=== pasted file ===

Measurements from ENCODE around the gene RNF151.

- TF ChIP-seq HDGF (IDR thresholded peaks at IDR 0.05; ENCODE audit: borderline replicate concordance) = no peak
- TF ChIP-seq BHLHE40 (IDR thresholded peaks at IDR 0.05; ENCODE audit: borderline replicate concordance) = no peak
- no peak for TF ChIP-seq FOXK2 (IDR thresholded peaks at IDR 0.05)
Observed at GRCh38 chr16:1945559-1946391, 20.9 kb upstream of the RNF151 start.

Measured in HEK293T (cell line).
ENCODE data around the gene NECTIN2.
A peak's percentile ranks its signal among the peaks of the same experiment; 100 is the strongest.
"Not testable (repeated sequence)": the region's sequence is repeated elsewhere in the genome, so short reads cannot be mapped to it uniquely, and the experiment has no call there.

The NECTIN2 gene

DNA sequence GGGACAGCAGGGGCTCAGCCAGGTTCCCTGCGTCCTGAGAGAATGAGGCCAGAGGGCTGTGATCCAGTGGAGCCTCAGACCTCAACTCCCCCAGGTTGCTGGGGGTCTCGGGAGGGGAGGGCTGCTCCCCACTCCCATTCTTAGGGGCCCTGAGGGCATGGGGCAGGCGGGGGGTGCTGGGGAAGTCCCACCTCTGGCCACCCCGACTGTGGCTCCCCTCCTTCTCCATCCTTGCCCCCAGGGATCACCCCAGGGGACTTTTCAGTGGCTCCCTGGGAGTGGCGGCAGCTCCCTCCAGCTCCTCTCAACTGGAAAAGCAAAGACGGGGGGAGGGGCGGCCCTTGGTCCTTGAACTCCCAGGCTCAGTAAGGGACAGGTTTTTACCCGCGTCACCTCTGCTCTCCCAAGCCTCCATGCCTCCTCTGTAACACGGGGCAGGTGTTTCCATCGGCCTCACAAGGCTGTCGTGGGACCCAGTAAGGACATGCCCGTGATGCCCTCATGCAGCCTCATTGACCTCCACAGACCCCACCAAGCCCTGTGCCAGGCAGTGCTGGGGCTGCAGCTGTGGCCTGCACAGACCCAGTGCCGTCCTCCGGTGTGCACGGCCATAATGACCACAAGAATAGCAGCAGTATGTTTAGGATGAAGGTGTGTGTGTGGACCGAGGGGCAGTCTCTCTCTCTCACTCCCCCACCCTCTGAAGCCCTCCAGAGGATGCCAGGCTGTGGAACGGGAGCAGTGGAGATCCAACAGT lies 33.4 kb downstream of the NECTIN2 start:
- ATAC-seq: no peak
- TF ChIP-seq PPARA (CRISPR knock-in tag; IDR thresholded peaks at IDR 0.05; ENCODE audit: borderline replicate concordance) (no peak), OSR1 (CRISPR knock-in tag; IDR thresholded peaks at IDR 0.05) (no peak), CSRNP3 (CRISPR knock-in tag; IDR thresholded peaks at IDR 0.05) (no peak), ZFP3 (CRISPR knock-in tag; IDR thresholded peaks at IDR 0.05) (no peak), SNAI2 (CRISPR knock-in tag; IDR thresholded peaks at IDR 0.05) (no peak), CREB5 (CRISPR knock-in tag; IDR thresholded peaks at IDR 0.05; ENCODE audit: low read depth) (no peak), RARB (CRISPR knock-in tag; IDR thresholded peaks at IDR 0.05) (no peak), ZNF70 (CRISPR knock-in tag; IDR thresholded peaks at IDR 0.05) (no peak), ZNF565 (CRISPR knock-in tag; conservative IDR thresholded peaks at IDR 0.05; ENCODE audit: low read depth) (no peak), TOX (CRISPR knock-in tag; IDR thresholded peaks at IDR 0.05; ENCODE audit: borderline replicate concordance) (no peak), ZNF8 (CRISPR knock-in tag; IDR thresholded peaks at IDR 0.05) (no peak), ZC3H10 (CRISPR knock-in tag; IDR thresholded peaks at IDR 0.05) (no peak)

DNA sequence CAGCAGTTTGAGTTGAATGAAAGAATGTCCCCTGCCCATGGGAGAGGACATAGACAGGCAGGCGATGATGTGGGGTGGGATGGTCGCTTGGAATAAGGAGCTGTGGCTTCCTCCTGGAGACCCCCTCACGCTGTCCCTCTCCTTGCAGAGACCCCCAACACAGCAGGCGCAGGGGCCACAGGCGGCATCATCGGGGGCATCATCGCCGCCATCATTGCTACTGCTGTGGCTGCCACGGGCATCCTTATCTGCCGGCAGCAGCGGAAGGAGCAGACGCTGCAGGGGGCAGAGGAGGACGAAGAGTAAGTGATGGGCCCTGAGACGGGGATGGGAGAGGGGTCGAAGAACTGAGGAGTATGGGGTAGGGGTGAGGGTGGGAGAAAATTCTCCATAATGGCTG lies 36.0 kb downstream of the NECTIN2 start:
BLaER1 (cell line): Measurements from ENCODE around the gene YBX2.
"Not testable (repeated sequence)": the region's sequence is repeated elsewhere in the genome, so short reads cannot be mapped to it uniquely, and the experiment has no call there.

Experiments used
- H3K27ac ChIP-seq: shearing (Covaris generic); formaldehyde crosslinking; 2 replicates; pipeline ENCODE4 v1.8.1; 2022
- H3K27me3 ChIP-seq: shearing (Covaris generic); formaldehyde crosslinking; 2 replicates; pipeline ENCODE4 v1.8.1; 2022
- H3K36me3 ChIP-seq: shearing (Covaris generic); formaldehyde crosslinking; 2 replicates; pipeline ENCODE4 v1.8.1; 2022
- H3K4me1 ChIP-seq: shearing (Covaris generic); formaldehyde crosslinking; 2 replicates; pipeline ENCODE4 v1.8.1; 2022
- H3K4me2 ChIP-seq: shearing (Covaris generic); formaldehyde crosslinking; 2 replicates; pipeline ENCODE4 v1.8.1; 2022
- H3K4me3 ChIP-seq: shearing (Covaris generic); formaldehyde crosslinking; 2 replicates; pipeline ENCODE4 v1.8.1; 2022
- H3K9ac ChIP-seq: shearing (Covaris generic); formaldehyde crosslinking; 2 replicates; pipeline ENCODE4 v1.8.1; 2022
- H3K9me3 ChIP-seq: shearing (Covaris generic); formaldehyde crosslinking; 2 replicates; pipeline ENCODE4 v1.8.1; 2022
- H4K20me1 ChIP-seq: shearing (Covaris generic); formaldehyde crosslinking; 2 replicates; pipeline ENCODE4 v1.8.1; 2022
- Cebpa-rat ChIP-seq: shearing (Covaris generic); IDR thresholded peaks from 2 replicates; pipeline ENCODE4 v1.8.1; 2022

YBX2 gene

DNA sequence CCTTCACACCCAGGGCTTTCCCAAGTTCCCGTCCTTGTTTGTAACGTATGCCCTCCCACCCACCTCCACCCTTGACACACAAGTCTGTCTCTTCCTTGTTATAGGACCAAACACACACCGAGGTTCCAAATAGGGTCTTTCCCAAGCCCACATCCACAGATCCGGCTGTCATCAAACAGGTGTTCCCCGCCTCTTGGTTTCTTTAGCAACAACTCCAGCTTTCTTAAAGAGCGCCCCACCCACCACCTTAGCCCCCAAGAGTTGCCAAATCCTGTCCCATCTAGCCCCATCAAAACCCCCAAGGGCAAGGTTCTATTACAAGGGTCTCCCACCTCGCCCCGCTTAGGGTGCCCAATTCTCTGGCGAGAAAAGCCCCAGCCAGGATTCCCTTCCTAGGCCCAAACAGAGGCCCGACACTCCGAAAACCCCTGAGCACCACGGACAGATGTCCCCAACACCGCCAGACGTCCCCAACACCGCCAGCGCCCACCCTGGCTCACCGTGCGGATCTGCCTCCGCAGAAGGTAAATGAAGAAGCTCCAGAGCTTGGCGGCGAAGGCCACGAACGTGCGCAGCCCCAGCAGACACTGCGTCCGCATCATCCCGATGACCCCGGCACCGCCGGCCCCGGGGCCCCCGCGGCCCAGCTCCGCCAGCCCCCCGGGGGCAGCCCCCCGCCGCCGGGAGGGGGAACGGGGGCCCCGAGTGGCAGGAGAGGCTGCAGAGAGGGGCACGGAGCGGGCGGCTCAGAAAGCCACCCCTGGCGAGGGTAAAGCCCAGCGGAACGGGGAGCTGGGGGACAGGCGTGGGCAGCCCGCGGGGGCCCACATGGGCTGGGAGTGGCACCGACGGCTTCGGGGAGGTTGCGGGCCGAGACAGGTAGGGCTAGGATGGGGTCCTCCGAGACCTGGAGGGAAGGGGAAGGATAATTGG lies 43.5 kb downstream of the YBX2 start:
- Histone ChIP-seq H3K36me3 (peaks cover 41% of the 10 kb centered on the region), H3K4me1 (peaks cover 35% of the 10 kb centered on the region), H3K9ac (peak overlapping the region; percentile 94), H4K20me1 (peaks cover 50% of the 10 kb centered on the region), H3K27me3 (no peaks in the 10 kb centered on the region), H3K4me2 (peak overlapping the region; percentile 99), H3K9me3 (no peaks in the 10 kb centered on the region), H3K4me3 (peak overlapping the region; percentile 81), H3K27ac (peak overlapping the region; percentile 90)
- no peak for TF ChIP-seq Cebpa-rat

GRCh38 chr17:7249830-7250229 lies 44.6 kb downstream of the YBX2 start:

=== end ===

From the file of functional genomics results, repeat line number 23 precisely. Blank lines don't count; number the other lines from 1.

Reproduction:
- H3K4me3 ChIP-seq: shearing (Covaris generic); formaldehyde crosslinking; 2 replicates; pipeline ENCODE4 v1.8.1; 2022